Ans. 4000 pounds. 5. If a beam 10 feet long, 2 inches wide, and 4 inches deep, will sustain a weight of 1000 pounds, how many pounds would a beam, that is 10 feet long, 4 inches wide, and 6 inches deep, sustain?

Ans. 4500 pounds. 6. If a beam 2 feet long, 2 inches wide, and 3 inches deep, will sustain a weight of 4000 pounds, what will a beam, that is 4 feet long, 3 inches wide, and 6 inches deep, sustain ?

Ans. 12000 pounds. 7. If a beam that is 10 feet long, 4 inches wide, and 6 inches deep, will sustain a weight of 4 tons, what weight will a beam sustain, that is 20 feet long, 8 inches wide, and 10 inches deep ?

Ans. 113 tons. 8. If a beam 6 inches square and 8 feet long will support a weight of 2000 pounds, what weight will a beam 10 feet long and 10 inches square sustain ?

Ans. 740741 pounds. 9. If a beam 15 feet long and 5 inches square will sustain a weight of 1200 pounds, required the length of a beam, that is 8 inches square, that will sustain a weight of 2000 pounds.

Ans. 36125 feet. 10. If a beam 8 feet long and 7 inches square will sustain a weight of 3000 pounds, how many inches square must be the beam, that is 6 feet long, that will sustain 2000 pounds ?

Ans. 5.5+ inches. 11. If a bar of iron 10 feet long, 2 inches wide, and 3 inches deep, will sustain 10 tons, what must be the depth of a bar, that is 12 feet long and 3 inches wide, that will sustain 30 tons ?

Ans. 4.64+ inches. 12. If it require 1000 pounds to break a certain beam, that is 24 feet long, when placed in its centre, required the weight necessary to break it, when placed within 4 feet of one end of the beam?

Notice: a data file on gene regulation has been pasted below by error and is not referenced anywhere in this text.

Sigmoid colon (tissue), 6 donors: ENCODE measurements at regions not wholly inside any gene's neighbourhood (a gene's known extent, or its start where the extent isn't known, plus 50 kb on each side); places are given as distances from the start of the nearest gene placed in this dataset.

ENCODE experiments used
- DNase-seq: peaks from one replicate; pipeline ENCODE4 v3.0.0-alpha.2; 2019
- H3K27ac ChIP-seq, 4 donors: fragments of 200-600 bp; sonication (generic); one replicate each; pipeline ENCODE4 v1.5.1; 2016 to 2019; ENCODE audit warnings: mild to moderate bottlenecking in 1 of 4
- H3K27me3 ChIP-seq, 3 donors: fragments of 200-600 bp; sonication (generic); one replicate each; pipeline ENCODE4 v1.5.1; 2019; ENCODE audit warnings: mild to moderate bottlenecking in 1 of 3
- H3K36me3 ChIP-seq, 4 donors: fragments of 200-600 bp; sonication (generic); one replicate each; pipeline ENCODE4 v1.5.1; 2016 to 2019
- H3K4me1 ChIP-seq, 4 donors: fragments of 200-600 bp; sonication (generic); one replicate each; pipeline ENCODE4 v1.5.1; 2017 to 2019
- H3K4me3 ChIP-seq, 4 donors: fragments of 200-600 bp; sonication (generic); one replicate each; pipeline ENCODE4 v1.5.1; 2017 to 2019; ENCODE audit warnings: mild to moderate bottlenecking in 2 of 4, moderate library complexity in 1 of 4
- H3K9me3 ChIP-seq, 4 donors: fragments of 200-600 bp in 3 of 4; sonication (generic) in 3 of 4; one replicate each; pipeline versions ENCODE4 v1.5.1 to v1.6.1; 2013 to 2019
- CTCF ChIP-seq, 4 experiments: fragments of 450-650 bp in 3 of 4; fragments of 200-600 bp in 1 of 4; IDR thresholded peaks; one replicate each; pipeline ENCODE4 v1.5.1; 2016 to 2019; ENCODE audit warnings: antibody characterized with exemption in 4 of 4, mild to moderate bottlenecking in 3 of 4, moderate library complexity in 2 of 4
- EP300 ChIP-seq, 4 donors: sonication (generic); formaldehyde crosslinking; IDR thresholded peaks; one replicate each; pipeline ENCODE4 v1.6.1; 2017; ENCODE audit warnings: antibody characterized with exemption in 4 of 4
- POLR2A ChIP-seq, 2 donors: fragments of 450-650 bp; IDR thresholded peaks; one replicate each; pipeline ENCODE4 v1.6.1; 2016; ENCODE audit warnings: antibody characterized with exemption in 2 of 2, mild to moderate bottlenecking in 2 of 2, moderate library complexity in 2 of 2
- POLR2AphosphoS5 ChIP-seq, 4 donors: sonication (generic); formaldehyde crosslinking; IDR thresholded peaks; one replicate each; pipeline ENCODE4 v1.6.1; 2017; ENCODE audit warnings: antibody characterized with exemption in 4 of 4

Ans. 13. If a beam 6 inches square and 10 feet long will sustain a weight of 2000 pounds from its centre, what weight would a beam of the same material sustain that is 10 inches square and 12 feet long, if the weight were suspended 2 feet from the centre?

Ans.

SECTION LXXXIII.

ASTRONOMICAL PROBLEMS.

PROBLEM I. To find the dominical letter for any year in the present century, and also to find on what day of the week January will begin.

Rule. - To the given year add its fourth part, rejecting the fractions ; divide this sum by 7; if nothing remains, the dominical letter is A; but if there be a remainder, subtract it from 8, and the residue will show the dominical letter, reckoning 0 A, 2 B , 3= C, 4 D , 5=E, 6=F,7=G. These letters will also show on what day of the week January begins. For when A is the dominical letter, January begins on the Sabbath; when B is the dominical letter, January begins on Saturday; C begins it on Friday; D, on Thursday; E, on Wednesday; F, on Tuesday; G, on Monday.

Note. - If it be required to find the dominical letter for the last centu. ry, proceed as above; only, if there be a remainder after division, subtract it from 7, and the remainder shows the dominical letter, reckoning 1=A, 2= B, 3=C, 4=D, 5=E, 6=F, 0=G.

1. Required the dominical letter for 1835.
OPERATION.
4)1835 8—4=4=D= dominical letter.
458

As D is the dominical letter, January began 7)2293

on Thursday, and the fourth day was the 327-4 Sabbath. 2. Required the dominical letter for 1836. OPERATION. 4)1836 8-6=2= B and C= dominical letters.

459 7)2295 In leap years there are two dominical letters.

3996 The last letter, C, is for January and February,

"no and B for the remainder of the year. As C is the dominical letter, January began on Friday, and the third day was the Sabbath.

3. Required the dominical letter for 1841 ? Ans. C. 4. Required the dominical letter for 1899. Ans. A. 5. Required the dominical letters for 1896. Ans. D and E. 6. What is the dominical letter for 1786 ? Ans. A. 7. What is the dominical letter for 1837 ? Ans. A.